Tax on pensions still leaves Michigan retireefriendly
Next January, Michigan will start taxing retiree pensions and withdrawals from private retirement accounts, with the exception of military and railroad pensions. Despite this increase in taxation, one local tax expert believes Michigan still remains among the kindest states when it comes to taxing retirement income.
According to Curtis Ruppal, state and local tax partner at Plante & Moran, Michigan is changing to what he calls an “age-based system,” in which the pensions and retirement accounts of anyone 67 or older at the end of this year is “grandfathered” and won’t be affected.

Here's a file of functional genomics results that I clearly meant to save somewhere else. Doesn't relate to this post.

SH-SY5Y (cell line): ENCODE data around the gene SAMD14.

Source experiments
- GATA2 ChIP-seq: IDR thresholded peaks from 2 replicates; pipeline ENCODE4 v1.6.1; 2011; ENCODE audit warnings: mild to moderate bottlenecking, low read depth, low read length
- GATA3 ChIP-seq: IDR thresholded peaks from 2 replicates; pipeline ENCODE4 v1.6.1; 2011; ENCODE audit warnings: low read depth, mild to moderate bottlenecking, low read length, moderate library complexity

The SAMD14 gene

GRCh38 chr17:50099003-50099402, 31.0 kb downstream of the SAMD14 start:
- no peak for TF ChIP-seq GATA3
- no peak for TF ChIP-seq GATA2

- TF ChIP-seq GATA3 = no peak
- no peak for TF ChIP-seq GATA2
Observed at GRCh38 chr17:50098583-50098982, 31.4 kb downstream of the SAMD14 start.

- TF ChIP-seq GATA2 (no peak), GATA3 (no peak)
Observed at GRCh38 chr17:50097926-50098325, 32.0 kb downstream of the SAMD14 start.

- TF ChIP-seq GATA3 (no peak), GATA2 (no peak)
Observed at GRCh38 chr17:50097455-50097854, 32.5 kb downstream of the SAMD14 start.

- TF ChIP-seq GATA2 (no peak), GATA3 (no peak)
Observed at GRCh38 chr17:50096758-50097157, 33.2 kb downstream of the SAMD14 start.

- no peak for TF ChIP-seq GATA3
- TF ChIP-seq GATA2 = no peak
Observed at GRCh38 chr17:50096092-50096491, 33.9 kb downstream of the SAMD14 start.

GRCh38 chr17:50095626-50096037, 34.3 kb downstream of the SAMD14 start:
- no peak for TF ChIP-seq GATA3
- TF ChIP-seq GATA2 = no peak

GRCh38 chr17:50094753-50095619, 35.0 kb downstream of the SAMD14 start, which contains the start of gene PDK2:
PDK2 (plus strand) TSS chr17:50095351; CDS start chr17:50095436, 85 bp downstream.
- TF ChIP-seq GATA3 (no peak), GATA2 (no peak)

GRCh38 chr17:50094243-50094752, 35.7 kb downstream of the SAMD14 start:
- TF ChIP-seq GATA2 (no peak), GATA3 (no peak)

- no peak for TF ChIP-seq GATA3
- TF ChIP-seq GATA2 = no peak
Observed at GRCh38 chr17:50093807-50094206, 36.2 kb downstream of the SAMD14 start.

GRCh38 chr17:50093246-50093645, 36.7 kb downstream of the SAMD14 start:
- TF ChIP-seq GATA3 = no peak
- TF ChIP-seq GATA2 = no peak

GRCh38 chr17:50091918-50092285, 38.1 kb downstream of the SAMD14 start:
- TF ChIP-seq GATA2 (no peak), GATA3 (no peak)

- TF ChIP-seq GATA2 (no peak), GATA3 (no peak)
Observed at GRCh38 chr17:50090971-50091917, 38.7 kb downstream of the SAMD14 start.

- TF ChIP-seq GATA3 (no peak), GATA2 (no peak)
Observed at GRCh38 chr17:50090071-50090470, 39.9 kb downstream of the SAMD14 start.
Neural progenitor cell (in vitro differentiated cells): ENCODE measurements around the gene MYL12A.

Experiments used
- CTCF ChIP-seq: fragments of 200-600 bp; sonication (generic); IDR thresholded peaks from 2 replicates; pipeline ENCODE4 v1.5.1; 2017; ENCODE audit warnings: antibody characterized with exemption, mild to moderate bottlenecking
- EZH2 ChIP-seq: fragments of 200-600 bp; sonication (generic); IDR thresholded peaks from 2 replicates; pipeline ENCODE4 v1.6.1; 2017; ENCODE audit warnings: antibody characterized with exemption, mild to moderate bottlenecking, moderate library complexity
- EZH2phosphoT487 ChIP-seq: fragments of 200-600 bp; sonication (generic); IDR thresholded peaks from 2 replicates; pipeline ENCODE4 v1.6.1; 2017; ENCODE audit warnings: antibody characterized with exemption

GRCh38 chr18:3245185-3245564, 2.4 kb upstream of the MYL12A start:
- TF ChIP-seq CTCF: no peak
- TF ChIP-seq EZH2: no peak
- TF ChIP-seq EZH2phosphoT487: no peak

For people born between 1946 and 1952, Social Security payments remain fully exempt under state tax law, but the deduction is reduced by about half on private and public retirement income.
Ruppal said Gov. Rick Snyder’s tax reform was intended to be “more simple, fair and efficient.”
“In the grand scheme of things, I do believe that the goal was achieved,” said Ruppal.
Although the age factor now makes state income taxation more complex than in the past, he said, the end result of the legislature’s changes “still keeps Michigan in a top 10 state in terms of how favorably it treats that type of income.”
According to other published reports, the changes are expected to bring in an additional $330 million for the 2012 tax year, an average of $870 per return filed by retirees.